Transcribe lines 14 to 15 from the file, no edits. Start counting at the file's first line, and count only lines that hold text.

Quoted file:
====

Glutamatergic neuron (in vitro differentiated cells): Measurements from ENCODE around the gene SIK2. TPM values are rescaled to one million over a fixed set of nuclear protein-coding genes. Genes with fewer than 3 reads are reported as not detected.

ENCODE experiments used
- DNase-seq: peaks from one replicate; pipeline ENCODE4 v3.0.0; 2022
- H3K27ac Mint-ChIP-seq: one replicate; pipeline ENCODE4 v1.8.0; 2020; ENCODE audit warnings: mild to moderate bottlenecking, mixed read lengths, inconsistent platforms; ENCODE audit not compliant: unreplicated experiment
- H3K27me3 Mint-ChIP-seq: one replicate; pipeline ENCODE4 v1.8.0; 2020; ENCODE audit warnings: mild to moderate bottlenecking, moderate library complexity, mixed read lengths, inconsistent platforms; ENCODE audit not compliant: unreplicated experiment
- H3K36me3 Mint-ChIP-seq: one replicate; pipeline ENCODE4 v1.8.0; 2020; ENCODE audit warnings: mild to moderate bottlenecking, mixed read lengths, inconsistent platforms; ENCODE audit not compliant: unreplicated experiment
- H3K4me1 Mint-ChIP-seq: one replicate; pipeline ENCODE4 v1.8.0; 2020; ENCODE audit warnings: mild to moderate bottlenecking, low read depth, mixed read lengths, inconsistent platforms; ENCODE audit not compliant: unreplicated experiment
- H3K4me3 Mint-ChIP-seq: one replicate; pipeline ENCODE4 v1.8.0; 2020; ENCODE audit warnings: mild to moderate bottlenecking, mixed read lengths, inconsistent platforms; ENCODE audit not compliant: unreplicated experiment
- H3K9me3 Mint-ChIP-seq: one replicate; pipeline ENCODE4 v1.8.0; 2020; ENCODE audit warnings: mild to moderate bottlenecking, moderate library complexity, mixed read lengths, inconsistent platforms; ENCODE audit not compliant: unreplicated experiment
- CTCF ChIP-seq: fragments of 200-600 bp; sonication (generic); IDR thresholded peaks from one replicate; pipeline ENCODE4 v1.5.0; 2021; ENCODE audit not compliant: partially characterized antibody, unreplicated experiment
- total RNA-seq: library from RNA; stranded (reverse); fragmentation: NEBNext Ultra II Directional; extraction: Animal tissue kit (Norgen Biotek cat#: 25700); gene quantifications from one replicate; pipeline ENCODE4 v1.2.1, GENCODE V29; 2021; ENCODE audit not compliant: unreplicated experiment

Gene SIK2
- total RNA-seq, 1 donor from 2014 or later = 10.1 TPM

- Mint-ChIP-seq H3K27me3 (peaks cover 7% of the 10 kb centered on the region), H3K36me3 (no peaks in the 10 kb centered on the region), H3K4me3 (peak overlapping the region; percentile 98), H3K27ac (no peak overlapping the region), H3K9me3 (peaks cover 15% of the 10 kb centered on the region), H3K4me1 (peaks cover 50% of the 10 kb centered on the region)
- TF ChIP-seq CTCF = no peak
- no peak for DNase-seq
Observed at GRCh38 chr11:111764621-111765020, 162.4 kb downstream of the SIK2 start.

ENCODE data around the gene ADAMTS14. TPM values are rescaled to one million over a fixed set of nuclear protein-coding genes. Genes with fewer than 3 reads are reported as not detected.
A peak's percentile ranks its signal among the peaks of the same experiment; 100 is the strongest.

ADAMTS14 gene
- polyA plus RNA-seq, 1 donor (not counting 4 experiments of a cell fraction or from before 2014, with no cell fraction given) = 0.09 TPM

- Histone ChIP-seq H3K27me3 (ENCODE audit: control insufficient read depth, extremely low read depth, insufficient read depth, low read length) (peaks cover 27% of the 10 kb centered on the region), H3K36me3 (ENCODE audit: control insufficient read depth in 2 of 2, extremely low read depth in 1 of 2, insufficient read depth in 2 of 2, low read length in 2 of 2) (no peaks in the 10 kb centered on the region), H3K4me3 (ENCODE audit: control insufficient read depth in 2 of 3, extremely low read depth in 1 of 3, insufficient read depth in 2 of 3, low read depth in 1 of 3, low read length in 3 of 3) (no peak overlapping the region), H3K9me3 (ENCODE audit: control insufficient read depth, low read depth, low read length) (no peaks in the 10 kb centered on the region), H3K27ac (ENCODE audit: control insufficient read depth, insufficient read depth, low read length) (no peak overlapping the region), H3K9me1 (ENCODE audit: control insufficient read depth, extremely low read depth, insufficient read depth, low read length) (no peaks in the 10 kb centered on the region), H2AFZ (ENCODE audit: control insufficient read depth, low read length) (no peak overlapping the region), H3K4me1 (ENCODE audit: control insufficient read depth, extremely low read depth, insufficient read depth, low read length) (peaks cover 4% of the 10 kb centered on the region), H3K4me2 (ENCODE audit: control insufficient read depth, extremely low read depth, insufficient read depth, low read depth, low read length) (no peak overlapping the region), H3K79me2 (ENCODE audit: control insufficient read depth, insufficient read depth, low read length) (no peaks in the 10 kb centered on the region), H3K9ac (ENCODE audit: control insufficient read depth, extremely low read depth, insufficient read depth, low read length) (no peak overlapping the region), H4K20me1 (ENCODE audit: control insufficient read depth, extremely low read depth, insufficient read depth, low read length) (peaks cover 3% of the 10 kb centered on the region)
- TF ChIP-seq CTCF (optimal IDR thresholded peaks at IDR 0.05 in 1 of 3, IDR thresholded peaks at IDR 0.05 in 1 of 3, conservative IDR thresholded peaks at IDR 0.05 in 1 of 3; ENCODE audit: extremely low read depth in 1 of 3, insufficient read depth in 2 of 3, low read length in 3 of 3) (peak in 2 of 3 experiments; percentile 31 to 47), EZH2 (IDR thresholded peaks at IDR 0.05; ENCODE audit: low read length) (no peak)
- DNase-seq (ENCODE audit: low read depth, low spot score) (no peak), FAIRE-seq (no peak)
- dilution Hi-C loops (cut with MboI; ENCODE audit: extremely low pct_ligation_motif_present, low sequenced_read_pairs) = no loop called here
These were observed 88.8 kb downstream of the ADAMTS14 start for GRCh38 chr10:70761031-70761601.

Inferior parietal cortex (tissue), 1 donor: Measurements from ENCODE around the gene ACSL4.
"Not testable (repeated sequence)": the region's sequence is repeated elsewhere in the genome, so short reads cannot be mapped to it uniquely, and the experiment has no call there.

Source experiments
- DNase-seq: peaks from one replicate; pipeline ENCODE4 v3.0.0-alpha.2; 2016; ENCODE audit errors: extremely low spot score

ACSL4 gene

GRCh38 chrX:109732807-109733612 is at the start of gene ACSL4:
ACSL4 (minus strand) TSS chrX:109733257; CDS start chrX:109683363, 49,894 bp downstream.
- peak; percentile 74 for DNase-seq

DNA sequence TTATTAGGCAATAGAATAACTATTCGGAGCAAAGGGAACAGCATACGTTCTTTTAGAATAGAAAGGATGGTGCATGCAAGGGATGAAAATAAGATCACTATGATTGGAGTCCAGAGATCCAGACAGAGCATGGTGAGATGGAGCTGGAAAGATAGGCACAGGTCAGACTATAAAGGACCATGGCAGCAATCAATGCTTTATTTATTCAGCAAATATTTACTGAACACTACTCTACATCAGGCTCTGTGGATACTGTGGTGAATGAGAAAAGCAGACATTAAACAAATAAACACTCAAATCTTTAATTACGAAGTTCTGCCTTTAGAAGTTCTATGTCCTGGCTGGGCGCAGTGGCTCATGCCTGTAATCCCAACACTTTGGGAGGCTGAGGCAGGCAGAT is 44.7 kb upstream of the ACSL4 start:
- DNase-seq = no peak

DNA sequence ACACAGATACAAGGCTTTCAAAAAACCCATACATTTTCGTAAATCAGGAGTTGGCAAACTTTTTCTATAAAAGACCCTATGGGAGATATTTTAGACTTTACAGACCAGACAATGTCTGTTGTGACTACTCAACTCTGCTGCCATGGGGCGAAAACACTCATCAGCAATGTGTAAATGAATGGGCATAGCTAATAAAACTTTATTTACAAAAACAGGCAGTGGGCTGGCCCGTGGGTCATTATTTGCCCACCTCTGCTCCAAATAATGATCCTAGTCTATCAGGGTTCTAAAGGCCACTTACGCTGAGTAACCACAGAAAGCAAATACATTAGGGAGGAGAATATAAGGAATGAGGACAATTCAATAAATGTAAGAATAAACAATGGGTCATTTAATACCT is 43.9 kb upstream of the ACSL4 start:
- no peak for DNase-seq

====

- Mint-ChIP-seq H3K27me3 (peaks cover 7% of the 10 kb centered on the region), H3K36me3 (no peaks in the 10 kb centered on the region), H3K4me3 (peak overlapping the region; percentile 98), H3K27ac (no peak overlapping the region), H3K9me3 (peaks cover 15% of the 10 kb centered on the region), H3K4me1 (peaks cover 50% of the 10 kb centered on the region)
- TF ChIP-seq CTCF = no peak